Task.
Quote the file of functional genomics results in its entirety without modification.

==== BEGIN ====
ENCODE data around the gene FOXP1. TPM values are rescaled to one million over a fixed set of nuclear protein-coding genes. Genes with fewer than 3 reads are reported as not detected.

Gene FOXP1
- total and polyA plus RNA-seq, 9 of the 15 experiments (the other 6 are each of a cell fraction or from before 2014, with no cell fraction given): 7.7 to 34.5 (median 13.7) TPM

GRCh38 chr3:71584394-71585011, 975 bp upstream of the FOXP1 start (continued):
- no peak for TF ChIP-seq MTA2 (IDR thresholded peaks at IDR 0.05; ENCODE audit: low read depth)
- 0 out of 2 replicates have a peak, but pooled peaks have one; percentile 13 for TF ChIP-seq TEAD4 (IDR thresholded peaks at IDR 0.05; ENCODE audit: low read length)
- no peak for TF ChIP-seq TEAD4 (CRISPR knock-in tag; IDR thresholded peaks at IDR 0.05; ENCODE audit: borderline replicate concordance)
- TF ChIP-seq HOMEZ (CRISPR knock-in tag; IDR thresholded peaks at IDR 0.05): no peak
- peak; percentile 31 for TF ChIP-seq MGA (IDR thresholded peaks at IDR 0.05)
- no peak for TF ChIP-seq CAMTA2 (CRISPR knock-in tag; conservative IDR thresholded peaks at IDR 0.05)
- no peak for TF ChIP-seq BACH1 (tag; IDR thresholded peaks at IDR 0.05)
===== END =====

ENCODE data around the gene FOXP1. TPM values are rescaled to one million over a fixed set of nuclear protein-coding genes. Genes with fewer than 3 reads are reported as not detected.

Gene FOXP1
- total and polyA plus RNA-seq, 9 of the 15 experiments (the other 6 are each of a cell fraction or from before 2014, with no cell fraction given): 7.7 to 34.5 (median 13.7) TPM

GRCh38 chr3:71584394-71585011, 975 bp upstream of the FOXP1 start (continued):
- no peak for TF ChIP-seq MTA2 (IDR thresholded peaks at IDR 0.05; ENCODE audit: low read depth)
- 0 out of 2 replicates have a peak, but pooled peaks have one; percentile 13 for TF ChIP-seq TEAD4 (IDR thresholded peaks at IDR 0.05; ENCODE audit: low read length)
- no peak for TF ChIP-seq TEAD4 (CRISPR knock-in tag; IDR thresholded peaks at IDR 0.05; ENCODE audit: borderline replicate concordance)
- TF ChIP-seq HOMEZ (CRISPR knock-in tag; IDR thresholded peaks at IDR 0.05): no peak
- peak; percentile 31 for TF ChIP-seq MGA (IDR thresholded peaks at IDR 0.05)
- no peak for TF ChIP-seq CAMTA2 (CRISPR knock-in tag; conservative IDR thresholded peaks at IDR 0.05)
- no peak for TF ChIP-seq BACH1 (tag; IDR thresholded peaks at IDR 0.05)